Government Support and Infrastructure: Realizing the value of collaborative work

Peter Levesque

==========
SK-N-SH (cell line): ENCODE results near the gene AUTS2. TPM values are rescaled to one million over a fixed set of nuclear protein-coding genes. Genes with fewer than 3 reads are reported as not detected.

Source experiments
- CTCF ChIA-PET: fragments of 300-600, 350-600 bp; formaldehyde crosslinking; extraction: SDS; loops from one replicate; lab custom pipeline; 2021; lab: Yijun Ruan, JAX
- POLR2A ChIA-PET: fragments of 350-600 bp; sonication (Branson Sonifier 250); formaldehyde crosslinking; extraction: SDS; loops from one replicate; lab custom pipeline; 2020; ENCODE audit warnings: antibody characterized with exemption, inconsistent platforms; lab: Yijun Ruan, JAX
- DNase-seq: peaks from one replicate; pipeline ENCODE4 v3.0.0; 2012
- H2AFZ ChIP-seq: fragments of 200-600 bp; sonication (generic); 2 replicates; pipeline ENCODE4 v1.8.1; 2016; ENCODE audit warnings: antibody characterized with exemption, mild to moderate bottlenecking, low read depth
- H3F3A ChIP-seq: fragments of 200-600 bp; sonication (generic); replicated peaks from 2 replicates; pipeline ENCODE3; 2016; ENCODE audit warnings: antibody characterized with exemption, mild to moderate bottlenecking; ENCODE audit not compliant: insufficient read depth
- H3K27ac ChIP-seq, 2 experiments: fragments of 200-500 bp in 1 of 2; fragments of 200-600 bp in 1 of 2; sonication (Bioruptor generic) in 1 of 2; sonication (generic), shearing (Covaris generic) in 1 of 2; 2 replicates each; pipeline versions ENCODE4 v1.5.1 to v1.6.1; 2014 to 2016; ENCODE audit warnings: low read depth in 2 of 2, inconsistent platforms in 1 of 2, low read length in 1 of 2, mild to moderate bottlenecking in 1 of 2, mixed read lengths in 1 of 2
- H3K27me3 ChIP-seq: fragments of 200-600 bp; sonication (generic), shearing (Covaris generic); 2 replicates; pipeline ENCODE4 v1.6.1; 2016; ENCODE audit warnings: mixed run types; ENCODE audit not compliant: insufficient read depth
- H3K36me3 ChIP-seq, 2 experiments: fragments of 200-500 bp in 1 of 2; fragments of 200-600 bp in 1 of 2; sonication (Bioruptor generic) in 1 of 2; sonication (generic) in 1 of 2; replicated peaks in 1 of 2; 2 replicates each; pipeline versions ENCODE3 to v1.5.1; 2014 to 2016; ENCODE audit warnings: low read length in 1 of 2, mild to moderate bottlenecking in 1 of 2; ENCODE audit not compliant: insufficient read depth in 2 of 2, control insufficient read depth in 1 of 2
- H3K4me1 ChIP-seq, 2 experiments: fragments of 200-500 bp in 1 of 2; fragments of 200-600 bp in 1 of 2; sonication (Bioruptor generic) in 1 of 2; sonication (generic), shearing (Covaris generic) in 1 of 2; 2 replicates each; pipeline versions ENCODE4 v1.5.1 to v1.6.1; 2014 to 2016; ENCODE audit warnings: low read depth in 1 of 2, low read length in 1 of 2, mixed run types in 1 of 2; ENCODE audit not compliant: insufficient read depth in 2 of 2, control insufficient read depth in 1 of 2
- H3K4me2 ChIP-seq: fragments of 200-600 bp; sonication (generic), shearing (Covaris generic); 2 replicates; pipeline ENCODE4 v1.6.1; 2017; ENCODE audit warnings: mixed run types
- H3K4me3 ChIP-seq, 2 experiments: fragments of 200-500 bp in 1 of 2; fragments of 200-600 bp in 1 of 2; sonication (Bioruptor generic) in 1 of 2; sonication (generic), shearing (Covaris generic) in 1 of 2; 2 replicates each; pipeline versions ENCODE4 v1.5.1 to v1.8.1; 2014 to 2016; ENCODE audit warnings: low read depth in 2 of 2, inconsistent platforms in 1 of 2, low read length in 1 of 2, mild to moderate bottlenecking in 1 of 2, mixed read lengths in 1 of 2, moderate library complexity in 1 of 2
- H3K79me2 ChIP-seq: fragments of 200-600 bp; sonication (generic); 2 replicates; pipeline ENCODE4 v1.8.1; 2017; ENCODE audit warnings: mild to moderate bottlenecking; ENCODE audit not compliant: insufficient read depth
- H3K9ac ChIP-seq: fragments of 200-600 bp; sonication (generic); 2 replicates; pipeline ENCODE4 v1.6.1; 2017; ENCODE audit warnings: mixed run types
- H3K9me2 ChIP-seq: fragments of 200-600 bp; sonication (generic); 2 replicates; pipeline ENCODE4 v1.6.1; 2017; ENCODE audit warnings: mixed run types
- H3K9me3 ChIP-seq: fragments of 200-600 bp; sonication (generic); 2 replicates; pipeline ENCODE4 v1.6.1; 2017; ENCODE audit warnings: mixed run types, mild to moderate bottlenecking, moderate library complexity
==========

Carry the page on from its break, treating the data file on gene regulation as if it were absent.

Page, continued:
CCommunity-campus research has undergone significant growth over the last two decades. While there has been some support in the form of government programs, significant gaps remain. The identification of collaborative research – what Gibbons et al. (1994) called Mode Two, complementing more traditional Mode One research – necessitates a better understanding of the incentives and infrastructure needed to produce greater value from both modes of research production. This article presents an argument that research is fundamentally three questions: what, so what and now what. It further argues that while the system is good at producing data and information as well as interpretation and analysis, it is not quite so competent when it comes to decisions that produce value beyond products, programs and sometimes, policies. This article introduces concepts related to knowledge mobilization and the need for dedicated incentives and infrastructure to realize the value of collaborative work. It introduces a taxonomy of legal government powers to protect and promote public health that may be adapted to the creation of support for community-campus research. This article suggests that government support for collaborative research must be built from arguments that demonstrate the added value that comes from engaging in these processes. It further argues that this is essentially a political process that must include explicit and open conversations across sectors and stakeholders.

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